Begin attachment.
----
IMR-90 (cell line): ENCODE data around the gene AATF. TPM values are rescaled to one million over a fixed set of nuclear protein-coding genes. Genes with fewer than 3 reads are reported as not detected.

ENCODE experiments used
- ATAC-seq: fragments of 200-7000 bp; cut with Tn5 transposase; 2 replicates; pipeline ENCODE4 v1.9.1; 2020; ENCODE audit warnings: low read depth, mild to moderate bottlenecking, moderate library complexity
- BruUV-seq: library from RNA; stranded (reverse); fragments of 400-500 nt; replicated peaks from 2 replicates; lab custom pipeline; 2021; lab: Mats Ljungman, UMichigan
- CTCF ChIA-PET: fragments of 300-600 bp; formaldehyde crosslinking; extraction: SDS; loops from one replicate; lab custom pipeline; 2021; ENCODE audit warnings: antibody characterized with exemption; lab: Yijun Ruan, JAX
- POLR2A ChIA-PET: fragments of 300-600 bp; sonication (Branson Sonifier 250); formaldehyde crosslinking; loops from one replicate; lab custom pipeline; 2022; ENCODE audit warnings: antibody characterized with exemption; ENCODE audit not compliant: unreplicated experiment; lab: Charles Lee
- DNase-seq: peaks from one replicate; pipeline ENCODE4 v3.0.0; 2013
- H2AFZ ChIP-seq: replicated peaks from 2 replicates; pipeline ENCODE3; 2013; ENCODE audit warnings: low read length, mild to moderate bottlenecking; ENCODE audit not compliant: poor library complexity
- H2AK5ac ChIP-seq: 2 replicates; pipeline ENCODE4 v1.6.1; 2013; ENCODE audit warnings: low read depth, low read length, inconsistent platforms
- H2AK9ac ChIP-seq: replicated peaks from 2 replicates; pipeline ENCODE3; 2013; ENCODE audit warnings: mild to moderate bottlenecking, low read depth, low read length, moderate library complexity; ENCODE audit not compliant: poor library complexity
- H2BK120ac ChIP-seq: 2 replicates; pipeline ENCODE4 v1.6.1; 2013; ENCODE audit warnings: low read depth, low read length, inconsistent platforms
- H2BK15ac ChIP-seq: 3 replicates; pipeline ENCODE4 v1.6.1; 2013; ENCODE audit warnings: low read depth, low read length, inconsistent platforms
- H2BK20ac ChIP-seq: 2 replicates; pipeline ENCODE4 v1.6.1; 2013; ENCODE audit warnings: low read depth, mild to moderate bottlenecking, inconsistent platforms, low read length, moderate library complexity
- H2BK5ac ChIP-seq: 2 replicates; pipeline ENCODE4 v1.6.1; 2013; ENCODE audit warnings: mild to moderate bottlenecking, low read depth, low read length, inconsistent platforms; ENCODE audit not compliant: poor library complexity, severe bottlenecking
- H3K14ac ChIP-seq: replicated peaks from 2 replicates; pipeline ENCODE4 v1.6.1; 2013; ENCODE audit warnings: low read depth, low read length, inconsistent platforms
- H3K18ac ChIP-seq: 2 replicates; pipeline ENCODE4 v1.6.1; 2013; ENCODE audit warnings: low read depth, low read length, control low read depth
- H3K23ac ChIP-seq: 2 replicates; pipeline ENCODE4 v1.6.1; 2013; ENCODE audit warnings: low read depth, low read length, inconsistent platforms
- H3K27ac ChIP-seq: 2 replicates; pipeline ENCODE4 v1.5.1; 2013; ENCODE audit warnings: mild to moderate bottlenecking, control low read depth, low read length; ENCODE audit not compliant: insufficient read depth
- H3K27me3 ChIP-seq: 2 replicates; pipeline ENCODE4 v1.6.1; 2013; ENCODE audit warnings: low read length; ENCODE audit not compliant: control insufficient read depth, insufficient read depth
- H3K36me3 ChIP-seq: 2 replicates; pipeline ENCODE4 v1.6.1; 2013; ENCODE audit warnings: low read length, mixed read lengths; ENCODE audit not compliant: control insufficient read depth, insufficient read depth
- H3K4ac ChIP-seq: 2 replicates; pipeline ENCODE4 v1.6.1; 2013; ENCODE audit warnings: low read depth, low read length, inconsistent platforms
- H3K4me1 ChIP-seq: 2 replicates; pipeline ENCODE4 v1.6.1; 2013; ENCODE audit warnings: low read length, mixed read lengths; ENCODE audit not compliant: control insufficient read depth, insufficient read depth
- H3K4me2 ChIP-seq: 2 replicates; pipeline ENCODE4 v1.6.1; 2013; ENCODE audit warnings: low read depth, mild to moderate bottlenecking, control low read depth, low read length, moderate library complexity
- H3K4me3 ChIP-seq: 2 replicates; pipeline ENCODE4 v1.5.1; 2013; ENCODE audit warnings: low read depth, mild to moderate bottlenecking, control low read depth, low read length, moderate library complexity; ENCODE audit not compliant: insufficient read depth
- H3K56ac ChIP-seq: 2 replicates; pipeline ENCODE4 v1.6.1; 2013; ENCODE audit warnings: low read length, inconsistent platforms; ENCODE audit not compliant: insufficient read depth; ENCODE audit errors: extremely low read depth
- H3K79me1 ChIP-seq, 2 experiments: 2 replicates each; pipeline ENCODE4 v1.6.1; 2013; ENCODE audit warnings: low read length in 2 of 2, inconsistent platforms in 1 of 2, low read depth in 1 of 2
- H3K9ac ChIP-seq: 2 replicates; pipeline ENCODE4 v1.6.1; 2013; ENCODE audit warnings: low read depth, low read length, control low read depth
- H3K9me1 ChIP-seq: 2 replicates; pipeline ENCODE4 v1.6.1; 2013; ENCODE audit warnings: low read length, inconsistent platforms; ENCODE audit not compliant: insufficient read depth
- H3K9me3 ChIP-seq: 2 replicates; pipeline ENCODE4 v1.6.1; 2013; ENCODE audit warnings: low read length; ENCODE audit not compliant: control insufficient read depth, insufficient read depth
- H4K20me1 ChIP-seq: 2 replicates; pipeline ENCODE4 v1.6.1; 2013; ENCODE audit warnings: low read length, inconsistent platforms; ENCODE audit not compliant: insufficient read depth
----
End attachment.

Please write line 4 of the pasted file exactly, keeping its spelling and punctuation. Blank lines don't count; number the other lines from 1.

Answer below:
- BruUV-seq: library from RNA; stranded (reverse); fragments of 400-500 nt; replicated peaks from 2 replicates; lab custom pipeline; 2021; lab: Mats Ljungman, UMichigan